Aviation: Zambian Man’s attempt to seize South African Airways Aircraft Fails, Impound Airline’s Office

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The attempt by a Zambian man, to seize one of the aircraft of South African Airways in Zambia through a court order was aborted at the country’s airport due airport authority’s interference.

According to simpleflying.com, despite the backing of a court order, bailiffs were unable to seize the plane. However, they were able to take assets from SAA’s local office.

The reason for failure wasn’t legal but reportedly due to “interference” from airport authorities. However, with a court order in hand, the plaintiff is pushing ahead with enforcement.

SAA’s office in Zambia has been seized, along with assets such as computers, furnishings, and more. However, the plaintiffs have reportedly said that they plan to make further attempts to seize an aircraft from the airline.

South African has said it does not plan to cut services to Lusaka in response to the ongoing litigation. The carrier currently flies four weekly services between Johannesburg and the Zambian capital and plans to continue to do so. So what is behind these proceedings?

The incident
The case stemmed from an incident onboard an SAA flight in 2019. Charity founder Joseph Moyo was flying from Livingstone to Johannesburg, with an onward connection to the US. Moyo, who uses a wheelchair, was traveling with a nurse on the flight.
When he wanted to use the bathroom, he requested flight attendants for an “aisle chair” to move through the cabin.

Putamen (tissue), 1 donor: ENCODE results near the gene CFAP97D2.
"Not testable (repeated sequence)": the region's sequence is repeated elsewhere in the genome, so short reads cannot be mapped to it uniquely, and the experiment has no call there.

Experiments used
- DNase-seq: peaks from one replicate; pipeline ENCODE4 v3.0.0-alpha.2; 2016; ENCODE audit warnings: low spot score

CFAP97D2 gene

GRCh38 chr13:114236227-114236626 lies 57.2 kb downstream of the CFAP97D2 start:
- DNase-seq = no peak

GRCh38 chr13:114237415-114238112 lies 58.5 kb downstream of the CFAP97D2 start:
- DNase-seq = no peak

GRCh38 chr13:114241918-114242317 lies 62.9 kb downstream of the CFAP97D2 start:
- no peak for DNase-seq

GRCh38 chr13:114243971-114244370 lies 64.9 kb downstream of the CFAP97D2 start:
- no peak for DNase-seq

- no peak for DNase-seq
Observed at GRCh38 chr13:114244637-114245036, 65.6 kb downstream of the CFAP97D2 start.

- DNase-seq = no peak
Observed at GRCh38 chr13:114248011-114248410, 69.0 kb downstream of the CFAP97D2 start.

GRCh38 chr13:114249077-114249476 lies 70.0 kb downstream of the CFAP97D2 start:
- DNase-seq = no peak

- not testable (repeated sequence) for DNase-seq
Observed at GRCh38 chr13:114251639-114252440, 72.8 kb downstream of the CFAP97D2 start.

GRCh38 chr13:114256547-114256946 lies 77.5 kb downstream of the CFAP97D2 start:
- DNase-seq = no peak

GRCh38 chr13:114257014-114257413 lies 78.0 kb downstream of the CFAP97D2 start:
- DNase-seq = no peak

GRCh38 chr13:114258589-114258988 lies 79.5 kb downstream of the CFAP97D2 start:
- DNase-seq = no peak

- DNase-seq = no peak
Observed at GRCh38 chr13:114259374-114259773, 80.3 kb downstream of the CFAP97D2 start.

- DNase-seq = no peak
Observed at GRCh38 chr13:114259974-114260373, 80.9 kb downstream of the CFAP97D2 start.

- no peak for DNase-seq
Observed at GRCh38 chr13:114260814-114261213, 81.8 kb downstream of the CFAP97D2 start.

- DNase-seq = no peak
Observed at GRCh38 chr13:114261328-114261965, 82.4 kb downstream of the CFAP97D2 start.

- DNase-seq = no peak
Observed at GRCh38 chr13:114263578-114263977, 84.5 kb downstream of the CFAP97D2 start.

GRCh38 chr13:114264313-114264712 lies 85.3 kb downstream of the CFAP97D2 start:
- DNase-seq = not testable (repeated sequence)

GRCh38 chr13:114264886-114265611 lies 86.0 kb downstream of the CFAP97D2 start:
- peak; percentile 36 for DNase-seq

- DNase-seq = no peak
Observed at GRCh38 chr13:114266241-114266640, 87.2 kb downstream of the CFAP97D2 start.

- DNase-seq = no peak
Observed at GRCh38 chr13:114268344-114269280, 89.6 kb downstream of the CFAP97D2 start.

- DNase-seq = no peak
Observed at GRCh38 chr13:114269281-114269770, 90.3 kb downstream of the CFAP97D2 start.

However, the crew members informed that there was no aisle chair available on the aircraft. This resulted in Moyo soiling himself on the flight, leading to emotional trauma and pain. He subsequently sued the airline on various charges for breaching their duty to passengers.

READ: Aviation: Can South Africa Airways fly again after a $940m government bailout?

Each country has a different law on the use of aisle chairs in aircraft. Most require than widebody aircraft come with equipped with one, since wheelchair-users are likely to use the washroom on longer flights. However, narrowbody planes may not come with the chairs due to the shorter length of the flight and smaller toilets.

Moyo received a default judgment in the case, meaning that SAA did not respond in court to the charges. He has won over $10,000 in compensation toward the cost of therapy, to reimburse his three-day hotel stay in Johannesburg due to trauma from the incident, and for SAA’s failure to load an aisle chair on the flight.

In response, SAA has said that it will challenge the default judgment and has a stay on the verdict. It’s unclear if the airline will now be able to avoid the seizure of its aircraft in Zambia.

Many challenges
Traveling with a wheelchair can be complicated and difficult. Since all passengers must use standard seats, mobility is greatly reduced onboard. As noted by Paralympian tennis player Nico Langmann recently, bathrooms are notoriously tricky for differently-abled passengers, even with accessible toilets.

To make matters worse, airlines are known to break wheelchairs, making things even more difficult on landing. According to reported figures, airlines break 29 wheelchairs a day in the US alone, underscoring the problems.

 

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